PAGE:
The Sociological Determinants of Scientific Bias.Joseph H. Michalski - 2022 - Journal of Moral Education 51 (1):47-60.
    ABSTRACT Science is an ethical community whose practitioners aim to discover information about the natural world and to explain discernible patterns that might be detected. Those who pursue science generally embrace certain epistemic values that help establish the moral boundaries of the community, while the twin pillars of rationality and empiricism serve as the foundations upon which scientists establish their truth claims. Yet however robust the assertions might appear, they nevertheless are the by-products of an exclusively human endeavor directly impacted (...)
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  15.  2
    Connecting Moral Development with Critical Pedagogy: A Reply to Winston Thompson.Larry Nucci & Robyn Ilten-Gee - 2022 - Journal of Moral Education 51 (1):99-103.
    ABSTRACT Winston C. Thompson’s review of Moral Education for Social Justice by Larry Nucci and Robyn Ilten-Gee accurately captures the effort to integrate critical pedagogy with domain-based moral education. A core element is student participation in domain-based discourse entailing responsive engagement that transcends the cognitive activity of individuals. Those discussions may lead to action projects. Replying to Thompson’s review, Nucci and Ilten-Gee address potential problems that may arise from student resistance and from objections of conservatives who may view attention to (...)
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  16.  11
    Science, Scholarship, and Intellectual Virtues: A Guide to What Higher Education Should Be Like.Barry Schwartz - 2022 - Journal of Moral Education 51 (1):61-72.
    ABSTRACT Many thinkers are accustomed to separating facts and values—knowledge and morality. They believe that morality enters into the choices scientists and scholars make about what is worth studying, but after that, the cold logic of evidence assessment takes over. This sells science and scholarship short. I will suggest that science and scholarship, done right, are the best exemplars we have of a set of intellectual virtues that are essential if we are to be moral individuals living in a moral (...)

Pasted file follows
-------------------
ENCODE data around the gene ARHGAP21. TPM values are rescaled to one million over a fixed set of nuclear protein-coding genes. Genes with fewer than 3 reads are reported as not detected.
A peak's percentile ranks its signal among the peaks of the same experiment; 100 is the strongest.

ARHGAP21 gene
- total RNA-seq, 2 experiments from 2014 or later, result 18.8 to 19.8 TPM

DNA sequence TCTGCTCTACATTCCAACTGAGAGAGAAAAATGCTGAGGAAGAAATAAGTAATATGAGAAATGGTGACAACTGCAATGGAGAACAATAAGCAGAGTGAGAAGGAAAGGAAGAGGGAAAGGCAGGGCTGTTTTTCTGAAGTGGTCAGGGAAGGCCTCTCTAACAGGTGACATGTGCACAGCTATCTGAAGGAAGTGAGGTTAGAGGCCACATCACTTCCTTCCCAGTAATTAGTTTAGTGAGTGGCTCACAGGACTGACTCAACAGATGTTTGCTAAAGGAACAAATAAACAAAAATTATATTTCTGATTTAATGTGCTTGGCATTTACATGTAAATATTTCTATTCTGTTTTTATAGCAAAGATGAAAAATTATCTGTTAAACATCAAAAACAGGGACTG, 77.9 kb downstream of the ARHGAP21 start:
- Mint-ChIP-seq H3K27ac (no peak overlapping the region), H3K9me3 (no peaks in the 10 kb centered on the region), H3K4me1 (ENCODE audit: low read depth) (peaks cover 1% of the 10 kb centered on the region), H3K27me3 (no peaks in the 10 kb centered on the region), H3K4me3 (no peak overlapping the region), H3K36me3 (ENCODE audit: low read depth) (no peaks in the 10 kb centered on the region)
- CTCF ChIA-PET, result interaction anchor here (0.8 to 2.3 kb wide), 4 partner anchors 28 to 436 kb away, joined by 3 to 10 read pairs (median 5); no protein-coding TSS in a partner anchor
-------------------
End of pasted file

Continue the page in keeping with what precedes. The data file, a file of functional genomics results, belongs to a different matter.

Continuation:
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  17.  1
    What is a Science of Virtue?Nancy E. Snow - 2022 - Journal of Moral Education 51 (1):9-23.
    ABSTRACT My remarks will outline, from a philosopher’s perspective, challenges and opportunities that I see for a science of virtue. I will touch on three topics: ensuring that the studies are philosophically useful; grappling with issues of measurement; and next steps in moving a science of virtue forward. I approach and through reflections on some recent uses of psychology by philosophers and of philosophy by psychologists; and will argue in part that next steps should entail certain kinds of educational efforts (...)
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  18. Against Neutrality: Response to Cokelet.Nancy E. Snow, Jennifer Cole Wright & Michael T. Warren - 2022 - Journal of Moral Education 51 (1):111-116.
    ABSTRACT We appreciate and respond to Cokelet’s thoughtful criticisms of our book. First, he points to deliberative forms of practical wisdom as objectionable to anti-rationalist’s. In response, we point to non-conscious forms of deliberation that occur as individuals automatically process and respond to virtue-relevant stimuli. Second, Cokelet states that reflecting upon one’s life as a whole may be unnecessary and ineffective for virtue development. We clarify that reflection is not the only means of virtue cultivation, and even flawed reflection is (...)
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  19.  3
    Probing Moral Education and Pursuing Social Justice: Review of Nucci, L., & Ilten-Gee, R., Moral Education for Social Justice. [REVIEW]Winston C. Thompson - 2022 - Journal of Moral Education 51 (1):92-98.
    ABSTRACT In this extended book review, Winston C. Thompson engages with Larry Nucci’s and Robyn Ilten-Gee’s Moral education for social justice. Following summary of a few conceptual foundations of the project, Thompson offers areas of attention for further explorations of moral education in a socially unjust world. This focus on elements of the project’s foundation endeavors to demonstrate abiding potential for future work, with the specificity and nuance characteristic of the book, especially as related to the foundational theoretical analyses and (...)
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  20.  9
    Sociological Contributions for Researching Morality and Cultivating States of Moral Character.David Ian Walker - 2022 - Journal of Moral Education 51 (1):24-34.
    ABSTRACT There is a tendency for research on morality to focus on the individual, sometimes at the expense of context, using overly individual notions of the person. To some extent, this is an understandable consequence of disciplinary focus, and a scientific need to break phenomena down into manageable parts. I will advocate incorporating sociological perspectives for researching morality and cultivating states of moral character. This interdisciplinary approach is informed by a small group of scholars working in the spirit of virtue (...)